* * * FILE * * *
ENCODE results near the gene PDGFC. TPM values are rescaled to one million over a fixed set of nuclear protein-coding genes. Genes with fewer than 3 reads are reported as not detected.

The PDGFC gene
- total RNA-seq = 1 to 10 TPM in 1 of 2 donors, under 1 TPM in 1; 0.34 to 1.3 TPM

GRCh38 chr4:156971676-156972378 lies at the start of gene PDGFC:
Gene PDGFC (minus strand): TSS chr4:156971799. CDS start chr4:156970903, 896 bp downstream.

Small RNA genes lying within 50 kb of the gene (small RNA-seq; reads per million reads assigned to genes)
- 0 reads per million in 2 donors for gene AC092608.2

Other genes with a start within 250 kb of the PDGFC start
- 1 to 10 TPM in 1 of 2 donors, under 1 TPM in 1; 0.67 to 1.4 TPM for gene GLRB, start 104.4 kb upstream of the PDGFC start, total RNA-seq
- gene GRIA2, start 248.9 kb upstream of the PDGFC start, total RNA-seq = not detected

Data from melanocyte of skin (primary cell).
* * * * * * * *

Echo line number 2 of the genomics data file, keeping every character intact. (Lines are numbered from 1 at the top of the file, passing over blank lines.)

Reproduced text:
The PDGFC gene